Most of us understand this inherently, yet our own lifestyles may fuel these inequities. For instance, when I calculated my ecological footprint using this online survey, I was shocked to discover that if everyone lived the way I did prior to COVID-19, we would need no less than 2.6 Earths! Clearly, not everyone can live like this. Such unsustainable consumption patterns create suffering somewhere else, by depriving others of their most basic rights to a clean, safe, and healthy environment. Perhaps the coronavirus that keeps us away from the physical dojo is precisely what we need right now in order to turn inwards and begin to work on ourselves, from the moment we wake up until the moment we fall asleep.
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Perhaps now is precisely the time to remember that O-Sensei said that “True budo is to become one with the universe, not to train to become powerful or to throw down some opponent. Rather we train in hopes of being of some use, however small our role may be, in the task of bringing peace to [human] kind around the world."
When he said that "the Art of Peace is medicine for a sick world," he probably wasn't talking about nikkyo or koshinage. But could we apply the principles we learn through aikido technique to heal racial and social inequity, tyranny, war, climate change, pollution, biodiversity loss, hunger, poverty, pandemics, and other diseases that ail our world?
O-Sensei taught that "there is evil and disorder in the world, because people have forgotten that all things emanate from one source. (…) The Way of a Warrior, the Art of Politics, is to stop trouble before it starts. It consists in defeating your adversaries spiritually by making them realize the folly of their actions. The Way of a Warrior is to establish harmony." But how can we help establish harmony in the world, without first finding harmony within ourselves?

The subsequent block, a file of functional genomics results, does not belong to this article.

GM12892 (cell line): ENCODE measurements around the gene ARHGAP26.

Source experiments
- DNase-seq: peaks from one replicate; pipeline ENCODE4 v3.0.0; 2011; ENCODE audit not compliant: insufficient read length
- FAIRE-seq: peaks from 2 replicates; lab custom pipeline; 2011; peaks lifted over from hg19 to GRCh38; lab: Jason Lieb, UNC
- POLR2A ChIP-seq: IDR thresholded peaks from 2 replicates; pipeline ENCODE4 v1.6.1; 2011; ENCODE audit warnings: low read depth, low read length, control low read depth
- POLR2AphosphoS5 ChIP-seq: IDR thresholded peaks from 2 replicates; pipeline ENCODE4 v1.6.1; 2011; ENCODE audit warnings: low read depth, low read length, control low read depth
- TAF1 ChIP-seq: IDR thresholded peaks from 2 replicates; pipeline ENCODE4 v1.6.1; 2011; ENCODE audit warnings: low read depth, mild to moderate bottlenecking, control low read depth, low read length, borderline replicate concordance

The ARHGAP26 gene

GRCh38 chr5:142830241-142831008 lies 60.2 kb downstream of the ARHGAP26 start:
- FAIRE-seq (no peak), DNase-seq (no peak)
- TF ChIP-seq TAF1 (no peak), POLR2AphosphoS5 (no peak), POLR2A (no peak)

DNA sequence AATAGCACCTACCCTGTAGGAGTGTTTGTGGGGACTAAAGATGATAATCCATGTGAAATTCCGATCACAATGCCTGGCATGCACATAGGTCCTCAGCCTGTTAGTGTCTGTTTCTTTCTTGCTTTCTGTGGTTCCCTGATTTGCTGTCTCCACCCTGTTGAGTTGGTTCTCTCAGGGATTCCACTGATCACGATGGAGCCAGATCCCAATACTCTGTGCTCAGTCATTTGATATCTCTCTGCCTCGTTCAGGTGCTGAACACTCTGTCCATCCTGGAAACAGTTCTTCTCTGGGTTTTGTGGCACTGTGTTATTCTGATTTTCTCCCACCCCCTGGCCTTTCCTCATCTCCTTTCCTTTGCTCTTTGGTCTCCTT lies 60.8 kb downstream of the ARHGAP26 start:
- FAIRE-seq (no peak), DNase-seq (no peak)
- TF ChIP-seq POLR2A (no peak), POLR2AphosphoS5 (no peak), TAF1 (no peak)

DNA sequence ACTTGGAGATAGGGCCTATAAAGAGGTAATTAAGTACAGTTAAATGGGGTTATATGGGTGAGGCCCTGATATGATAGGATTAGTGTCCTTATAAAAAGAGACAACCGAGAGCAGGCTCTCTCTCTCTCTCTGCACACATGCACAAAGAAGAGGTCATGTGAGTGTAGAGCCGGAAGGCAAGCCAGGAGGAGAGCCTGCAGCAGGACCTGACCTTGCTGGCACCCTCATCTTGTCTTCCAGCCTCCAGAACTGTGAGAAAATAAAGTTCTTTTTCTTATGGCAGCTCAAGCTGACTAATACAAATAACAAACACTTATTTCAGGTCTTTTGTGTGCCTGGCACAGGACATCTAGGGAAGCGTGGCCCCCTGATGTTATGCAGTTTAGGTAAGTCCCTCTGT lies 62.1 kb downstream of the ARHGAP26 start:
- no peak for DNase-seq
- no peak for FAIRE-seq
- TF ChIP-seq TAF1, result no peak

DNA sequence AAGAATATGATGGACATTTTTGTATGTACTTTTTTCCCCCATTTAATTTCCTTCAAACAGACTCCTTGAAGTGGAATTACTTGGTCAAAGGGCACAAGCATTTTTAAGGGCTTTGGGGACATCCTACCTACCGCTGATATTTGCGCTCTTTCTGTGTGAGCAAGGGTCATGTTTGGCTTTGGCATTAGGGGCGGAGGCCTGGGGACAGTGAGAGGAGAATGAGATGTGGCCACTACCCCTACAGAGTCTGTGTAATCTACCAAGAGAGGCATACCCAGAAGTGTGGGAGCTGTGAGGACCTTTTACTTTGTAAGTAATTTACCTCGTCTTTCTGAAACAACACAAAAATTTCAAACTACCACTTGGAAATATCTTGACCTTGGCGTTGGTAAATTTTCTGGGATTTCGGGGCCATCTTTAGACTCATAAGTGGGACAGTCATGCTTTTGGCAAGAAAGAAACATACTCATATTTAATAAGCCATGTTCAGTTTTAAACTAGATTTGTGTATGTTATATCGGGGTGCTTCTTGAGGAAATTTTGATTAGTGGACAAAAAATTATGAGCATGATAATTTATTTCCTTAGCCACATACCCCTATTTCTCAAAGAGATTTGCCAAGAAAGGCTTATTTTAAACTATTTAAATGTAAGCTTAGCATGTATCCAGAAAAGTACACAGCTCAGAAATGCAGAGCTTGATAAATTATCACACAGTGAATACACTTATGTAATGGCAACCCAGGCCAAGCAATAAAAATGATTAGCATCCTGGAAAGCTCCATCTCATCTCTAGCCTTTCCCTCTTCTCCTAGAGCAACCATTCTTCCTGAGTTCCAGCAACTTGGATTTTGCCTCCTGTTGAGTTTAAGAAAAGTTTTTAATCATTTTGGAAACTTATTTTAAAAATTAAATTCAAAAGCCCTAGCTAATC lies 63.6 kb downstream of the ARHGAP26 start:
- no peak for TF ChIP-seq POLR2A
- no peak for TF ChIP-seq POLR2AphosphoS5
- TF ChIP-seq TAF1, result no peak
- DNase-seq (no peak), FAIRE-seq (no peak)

Like it or not, we are all guilty of at least one thing we condemn in this world. Perhaps we need to start by observing and understanding all parts of ourselves without judgment, without more violence towards ourselves, but rather with utter peacefulness, compassion, and loving-kindness. What happens if we sit with that discomfort of embracing every single part of ourselves?
And I wonder, how much power could all aikidoka around the world, working together as one, generate towards peace? What happens when we give up all fighting within and amongst ourselves so that we can give aikido to the world? Can we, practitioners of an art dubbed “the Art of Peace,” become the myofascial continuity that generates a new center and axis of rotation for humanity at the COVID-19 inflection point?
I think all those aikidoka from different styles, ethnicities, and nationalities who joined the virtual Aikido Summer Solstice Seminar in June 2020 demonstrated that we not only can, but we are already beginning to. And that gives me hope. But we have a long and difficult road ahead of us that will continue to test us in unexpected and unprecedented ways.
Back in 1989, a poem called "Awaken, Romanian," became Romania's national anthem at that inflection point. It called on us to awaken from our deadly slumber and, now or never, forge another fate for ourselves. Now in 2020, we are once again being called on to awaken, not only to the ways in which each one of us has contributed to the current environmental degradation and human suffering, but also to our duty to build a kinder, more equitable and peaceful tomorrow. And that call rings especially true for us aikidoka, just as it does for other internal martial arts practitioners.
If not for that, then what are we training for? So awaken, aikidoka. Awaken.
by Simona Balan, Nidan
*This article was submitted for a Nidan test taken on July 26, 2020 ... through Zoom --a first of its kind for the dojo. Students of the Aikido Institute must submit Aikido-related essays as part of the dan testing requirements.